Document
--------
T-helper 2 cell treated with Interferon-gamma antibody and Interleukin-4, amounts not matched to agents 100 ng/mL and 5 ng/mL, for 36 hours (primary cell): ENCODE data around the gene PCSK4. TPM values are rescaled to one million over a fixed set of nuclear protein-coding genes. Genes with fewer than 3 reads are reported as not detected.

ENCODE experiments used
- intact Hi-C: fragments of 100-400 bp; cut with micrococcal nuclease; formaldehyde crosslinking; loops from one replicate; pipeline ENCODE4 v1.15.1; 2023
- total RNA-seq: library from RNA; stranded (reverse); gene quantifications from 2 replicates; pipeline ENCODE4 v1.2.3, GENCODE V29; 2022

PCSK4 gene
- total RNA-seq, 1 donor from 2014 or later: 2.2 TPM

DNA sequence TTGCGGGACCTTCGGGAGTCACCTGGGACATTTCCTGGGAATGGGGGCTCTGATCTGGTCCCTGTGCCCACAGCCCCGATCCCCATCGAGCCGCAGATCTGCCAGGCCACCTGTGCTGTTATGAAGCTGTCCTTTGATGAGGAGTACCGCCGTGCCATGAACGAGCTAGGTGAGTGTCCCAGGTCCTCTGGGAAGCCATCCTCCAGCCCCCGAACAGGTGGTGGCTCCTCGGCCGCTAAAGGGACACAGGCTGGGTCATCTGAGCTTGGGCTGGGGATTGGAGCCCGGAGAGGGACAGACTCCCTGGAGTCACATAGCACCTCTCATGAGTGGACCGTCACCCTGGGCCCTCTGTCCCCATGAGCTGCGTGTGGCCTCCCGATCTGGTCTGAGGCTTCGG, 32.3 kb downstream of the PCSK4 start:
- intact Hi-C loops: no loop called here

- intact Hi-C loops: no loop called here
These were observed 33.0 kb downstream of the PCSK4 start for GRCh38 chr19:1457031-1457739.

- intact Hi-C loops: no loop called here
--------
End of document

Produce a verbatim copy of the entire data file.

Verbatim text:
T-helper 2 cell treated with Interferon-gamma antibody and Interleukin-4, amounts not matched to agents 100 ng/mL and 5 ng/mL, for 36 hours (primary cell): ENCODE data around the gene PCSK4. TPM values are rescaled to one million over a fixed set of nuclear protein-coding genes. Genes with fewer than 3 reads are reported as not detected.

ENCODE experiments used
- intact Hi-C: fragments of 100-400 bp; cut with micrococcal nuclease; formaldehyde crosslinking; loops from one replicate; pipeline ENCODE4 v1.15.1; 2023
- total RNA-seq: library from RNA; stranded (reverse); gene quantifications from 2 replicates; pipeline ENCODE4 v1.2.3, GENCODE V29; 2022

PCSK4 gene
- total RNA-seq, 1 donor from 2014 or later: 2.2 TPM

DNA sequence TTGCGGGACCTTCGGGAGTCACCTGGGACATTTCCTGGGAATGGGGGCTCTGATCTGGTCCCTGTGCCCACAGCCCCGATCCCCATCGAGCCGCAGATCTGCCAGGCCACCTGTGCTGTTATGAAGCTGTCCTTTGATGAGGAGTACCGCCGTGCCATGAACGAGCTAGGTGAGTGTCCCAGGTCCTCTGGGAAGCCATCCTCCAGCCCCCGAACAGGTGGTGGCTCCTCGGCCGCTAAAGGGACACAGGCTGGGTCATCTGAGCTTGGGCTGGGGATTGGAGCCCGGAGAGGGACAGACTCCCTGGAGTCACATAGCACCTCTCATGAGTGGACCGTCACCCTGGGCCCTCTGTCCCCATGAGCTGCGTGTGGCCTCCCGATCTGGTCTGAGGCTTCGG, 32.3 kb downstream of the PCSK4 start:
- intact Hi-C loops: no loop called here

- intact Hi-C loops: no loop called here
These were observed 33.0 kb downstream of the PCSK4 start for GRCh38 chr19:1457031-1457739.

- intact Hi-C loops: no loop called here